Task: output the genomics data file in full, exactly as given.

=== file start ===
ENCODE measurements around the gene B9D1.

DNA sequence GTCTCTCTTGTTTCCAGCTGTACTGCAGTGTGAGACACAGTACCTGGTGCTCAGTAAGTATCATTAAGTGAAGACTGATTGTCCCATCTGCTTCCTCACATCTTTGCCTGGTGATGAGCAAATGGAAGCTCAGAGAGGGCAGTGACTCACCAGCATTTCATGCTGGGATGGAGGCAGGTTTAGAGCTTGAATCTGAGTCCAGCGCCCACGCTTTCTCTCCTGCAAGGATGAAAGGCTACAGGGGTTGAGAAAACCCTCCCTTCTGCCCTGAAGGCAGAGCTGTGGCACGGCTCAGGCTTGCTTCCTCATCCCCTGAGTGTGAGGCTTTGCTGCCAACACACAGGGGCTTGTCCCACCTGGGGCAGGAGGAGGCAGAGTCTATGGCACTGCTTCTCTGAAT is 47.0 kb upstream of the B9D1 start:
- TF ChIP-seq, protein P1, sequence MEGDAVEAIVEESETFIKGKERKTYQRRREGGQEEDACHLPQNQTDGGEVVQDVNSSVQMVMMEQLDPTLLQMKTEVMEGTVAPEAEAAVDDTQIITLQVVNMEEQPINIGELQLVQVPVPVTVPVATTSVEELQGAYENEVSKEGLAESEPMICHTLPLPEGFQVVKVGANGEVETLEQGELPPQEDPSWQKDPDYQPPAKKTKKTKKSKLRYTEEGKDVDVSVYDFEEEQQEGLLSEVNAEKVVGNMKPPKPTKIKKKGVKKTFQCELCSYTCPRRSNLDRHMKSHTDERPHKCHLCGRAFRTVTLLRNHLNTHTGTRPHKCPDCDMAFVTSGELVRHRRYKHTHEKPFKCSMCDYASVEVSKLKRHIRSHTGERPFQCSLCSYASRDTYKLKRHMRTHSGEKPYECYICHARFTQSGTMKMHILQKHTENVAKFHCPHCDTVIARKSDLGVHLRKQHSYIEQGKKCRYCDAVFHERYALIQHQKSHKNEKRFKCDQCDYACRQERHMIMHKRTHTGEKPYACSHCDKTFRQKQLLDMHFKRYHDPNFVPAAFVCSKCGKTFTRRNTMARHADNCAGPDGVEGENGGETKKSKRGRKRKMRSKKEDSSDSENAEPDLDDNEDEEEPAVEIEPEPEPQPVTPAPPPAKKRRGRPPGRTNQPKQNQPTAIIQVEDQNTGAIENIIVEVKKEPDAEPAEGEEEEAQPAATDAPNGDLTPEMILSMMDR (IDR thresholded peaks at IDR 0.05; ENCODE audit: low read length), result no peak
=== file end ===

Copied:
ENCODE measurements around the gene B9D1.

DNA sequence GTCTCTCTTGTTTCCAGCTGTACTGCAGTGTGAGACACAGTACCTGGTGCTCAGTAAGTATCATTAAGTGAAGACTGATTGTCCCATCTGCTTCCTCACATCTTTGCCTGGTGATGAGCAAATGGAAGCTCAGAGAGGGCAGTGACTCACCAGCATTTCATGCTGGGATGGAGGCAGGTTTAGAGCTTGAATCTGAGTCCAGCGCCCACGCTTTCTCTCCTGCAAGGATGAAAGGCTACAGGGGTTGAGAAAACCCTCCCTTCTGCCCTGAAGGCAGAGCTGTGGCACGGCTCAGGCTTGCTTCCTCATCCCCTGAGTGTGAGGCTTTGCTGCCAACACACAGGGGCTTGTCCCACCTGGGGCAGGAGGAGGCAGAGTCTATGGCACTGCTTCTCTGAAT is 47.0 kb upstream of the B9D1 start:
- TF ChIP-seq, protein P1, sequence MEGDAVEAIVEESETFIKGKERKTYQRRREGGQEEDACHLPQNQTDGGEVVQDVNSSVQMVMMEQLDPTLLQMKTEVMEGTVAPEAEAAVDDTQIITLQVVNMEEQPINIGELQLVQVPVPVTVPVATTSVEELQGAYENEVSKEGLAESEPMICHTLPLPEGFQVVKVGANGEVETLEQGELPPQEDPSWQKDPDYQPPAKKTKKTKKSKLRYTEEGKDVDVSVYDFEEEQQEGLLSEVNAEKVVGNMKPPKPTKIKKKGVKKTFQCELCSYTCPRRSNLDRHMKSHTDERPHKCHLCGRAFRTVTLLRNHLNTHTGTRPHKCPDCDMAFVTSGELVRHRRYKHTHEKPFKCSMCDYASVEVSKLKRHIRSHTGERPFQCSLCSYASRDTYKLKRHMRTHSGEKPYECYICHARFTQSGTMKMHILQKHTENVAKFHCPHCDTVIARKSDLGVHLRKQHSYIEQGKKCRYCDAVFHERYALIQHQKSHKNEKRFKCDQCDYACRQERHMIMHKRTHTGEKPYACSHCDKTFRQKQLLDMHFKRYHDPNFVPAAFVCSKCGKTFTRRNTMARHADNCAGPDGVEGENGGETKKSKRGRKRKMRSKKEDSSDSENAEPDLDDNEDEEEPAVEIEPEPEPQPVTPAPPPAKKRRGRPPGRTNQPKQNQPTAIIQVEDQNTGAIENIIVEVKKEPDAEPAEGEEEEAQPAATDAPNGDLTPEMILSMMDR (IDR thresholded peaks at IDR 0.05; ENCODE audit: low read length), result no peak